What does Atticus mean when he says "Simply because we were licked a hundred years before we started is no reason for us not to try to win" in To Kill a Mockingbird?
In chapter 9, Scout has a conversation with her father concerning Cecil Jacobs's comments earlier in the day. Atticus elaborates on his unpopular decision to defend Tom Robinson and tells his daughter that he will not win the case. When Scout asks why Atticus chooses to defend Tom when he knows that he will lose, Atticus tells his daughter,
"Simply because we were licked a hundred years before we started is no reason for us not to try to win" (Lee, 78).
Atticus realizes the power of the prejudiced judicial system in the Deep South and understands that Tom will be found guilty, regardless of if he is innocent. However, Atticus is willing to valiantly defend Tom in front of a prejudiced jury because it is the right thing to do. Even though Atticus has no chance of winning the case, he aims to defend Tom to the best of his ability. Atticus's comment concerning his defense of Tom Robinson also correlates with his idea of "real courage," which is "when you know you’re licked before you begin but you begin anyway and you see it through no matter what" (Lee, 116). Atticus not only encourages his children to do the right thing regardless of popularity or success, he also demonstrates what "real courage" looks like by defending Tom Robinson in front of the racist community of Maycomb.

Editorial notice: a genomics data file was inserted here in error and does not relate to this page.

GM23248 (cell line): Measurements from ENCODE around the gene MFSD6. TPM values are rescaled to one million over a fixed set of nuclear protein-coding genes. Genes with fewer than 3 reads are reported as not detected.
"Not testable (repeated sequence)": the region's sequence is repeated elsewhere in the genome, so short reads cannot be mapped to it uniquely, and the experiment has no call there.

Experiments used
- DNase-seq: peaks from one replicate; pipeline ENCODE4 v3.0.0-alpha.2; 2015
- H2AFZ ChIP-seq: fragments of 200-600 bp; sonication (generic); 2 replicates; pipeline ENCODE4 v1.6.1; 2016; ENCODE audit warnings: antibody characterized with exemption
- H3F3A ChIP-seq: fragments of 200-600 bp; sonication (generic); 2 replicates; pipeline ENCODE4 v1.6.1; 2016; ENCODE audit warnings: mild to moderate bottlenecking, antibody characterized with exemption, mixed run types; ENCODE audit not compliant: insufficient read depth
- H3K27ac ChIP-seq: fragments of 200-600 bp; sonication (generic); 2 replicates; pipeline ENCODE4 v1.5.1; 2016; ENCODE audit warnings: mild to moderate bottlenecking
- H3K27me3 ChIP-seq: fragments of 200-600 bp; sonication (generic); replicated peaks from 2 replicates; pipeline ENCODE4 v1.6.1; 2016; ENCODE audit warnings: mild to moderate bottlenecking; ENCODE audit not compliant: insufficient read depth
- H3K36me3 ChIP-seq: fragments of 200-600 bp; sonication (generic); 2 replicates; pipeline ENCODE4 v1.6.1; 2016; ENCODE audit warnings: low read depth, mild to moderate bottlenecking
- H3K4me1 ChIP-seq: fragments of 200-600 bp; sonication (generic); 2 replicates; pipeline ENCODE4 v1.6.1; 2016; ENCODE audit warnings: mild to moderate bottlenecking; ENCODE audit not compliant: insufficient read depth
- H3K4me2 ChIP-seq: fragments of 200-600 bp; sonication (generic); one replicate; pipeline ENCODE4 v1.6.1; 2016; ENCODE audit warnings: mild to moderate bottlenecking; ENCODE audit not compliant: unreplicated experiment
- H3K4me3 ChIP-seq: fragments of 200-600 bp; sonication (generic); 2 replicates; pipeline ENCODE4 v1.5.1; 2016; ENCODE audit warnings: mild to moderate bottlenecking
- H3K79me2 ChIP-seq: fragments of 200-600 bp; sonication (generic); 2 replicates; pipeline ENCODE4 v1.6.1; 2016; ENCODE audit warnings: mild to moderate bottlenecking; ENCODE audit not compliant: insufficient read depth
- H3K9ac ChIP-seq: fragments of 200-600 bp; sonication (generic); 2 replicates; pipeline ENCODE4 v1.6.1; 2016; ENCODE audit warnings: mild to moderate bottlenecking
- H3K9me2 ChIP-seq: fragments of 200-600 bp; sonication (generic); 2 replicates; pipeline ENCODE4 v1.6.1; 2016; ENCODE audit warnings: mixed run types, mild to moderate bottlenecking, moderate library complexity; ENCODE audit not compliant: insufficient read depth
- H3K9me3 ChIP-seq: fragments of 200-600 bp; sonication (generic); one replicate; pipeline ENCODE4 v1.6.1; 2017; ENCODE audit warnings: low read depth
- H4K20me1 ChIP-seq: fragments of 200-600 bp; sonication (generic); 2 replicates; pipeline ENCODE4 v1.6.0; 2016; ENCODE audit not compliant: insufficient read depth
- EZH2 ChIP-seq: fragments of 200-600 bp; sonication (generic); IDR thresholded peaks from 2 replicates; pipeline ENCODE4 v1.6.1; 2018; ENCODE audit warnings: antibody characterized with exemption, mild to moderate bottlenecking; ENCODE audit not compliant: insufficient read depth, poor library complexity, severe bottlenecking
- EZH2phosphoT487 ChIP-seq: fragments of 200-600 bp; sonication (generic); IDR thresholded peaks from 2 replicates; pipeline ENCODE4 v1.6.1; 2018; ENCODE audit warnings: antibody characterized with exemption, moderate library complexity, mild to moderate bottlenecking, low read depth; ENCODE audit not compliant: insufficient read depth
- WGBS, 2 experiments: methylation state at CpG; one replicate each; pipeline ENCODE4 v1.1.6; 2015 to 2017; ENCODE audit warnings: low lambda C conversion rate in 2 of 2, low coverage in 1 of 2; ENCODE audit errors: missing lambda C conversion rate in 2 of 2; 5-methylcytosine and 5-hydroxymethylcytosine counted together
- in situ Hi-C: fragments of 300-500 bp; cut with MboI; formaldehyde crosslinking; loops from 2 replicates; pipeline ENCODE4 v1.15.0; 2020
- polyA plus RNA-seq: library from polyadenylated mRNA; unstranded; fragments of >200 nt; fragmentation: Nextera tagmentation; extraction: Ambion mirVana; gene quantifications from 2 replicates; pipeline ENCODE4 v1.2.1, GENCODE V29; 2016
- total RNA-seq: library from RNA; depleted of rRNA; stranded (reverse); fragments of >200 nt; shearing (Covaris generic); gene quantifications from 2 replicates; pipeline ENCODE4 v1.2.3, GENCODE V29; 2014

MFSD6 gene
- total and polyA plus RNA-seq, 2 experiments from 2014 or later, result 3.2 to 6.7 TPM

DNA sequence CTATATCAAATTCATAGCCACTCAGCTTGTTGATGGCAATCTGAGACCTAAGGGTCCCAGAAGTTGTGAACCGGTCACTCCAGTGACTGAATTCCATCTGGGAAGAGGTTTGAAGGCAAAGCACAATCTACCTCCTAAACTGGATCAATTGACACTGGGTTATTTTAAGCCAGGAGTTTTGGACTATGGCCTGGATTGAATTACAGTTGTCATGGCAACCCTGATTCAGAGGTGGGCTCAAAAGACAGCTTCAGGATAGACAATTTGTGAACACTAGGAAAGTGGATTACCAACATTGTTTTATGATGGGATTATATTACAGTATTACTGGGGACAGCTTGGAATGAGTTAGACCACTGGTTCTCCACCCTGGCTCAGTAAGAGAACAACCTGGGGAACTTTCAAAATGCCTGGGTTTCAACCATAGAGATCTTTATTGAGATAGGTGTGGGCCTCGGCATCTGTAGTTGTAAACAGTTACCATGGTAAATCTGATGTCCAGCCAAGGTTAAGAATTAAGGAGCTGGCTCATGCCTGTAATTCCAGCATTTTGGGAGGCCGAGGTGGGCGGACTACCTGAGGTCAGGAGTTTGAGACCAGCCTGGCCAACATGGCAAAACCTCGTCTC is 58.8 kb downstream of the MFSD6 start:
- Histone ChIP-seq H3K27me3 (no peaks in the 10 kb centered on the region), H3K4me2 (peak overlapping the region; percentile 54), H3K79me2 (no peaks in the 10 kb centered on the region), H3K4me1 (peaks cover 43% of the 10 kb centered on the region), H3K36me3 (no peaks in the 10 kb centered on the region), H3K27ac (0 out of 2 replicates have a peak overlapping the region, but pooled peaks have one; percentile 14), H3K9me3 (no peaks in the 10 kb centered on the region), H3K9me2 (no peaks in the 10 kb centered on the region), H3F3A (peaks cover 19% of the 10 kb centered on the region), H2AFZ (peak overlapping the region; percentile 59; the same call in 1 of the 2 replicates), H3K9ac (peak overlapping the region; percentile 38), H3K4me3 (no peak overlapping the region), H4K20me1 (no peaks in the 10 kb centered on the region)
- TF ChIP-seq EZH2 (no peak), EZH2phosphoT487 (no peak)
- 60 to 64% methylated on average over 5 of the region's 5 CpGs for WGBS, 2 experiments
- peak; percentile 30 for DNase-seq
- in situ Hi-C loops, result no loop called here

When Scout asks Atticus if they are going to win the trial, he tells her they won’t. The tradition of racism is so strong in Maycomb that just the fact that a black man was accused of rape by a white woman is enough.
Scout compares the concept to the Civil War, but Atticus tries to explain.
This time we aren't fighting the Yankees, we're fighting our friends. But remember this, no matter how bitter things get, they're still our friends and this is still our home. (ch 9)
Atticus knows he is not going to win. He knows that he is generating hard feelings and stirring up trouble in Maycomb. Yet he continues to defend Tom Robinson, because it is the right thing to do. He tells Scout he could not hold his head up if he did not.
Atticus knows he has an important place in society. Even if some people do not like what he is doing, he is still well-respected in the town of Maycomb.
Atticus is also a remarkable man because he is doing what he thinks is right, and teaching his children about moral courage. He sets a good example for them to do what they need to do no matter how difficult it may be, and even if the result will not likely be what he wants. It's the effort that counts. He knows he is going to do his best, even if he can't win.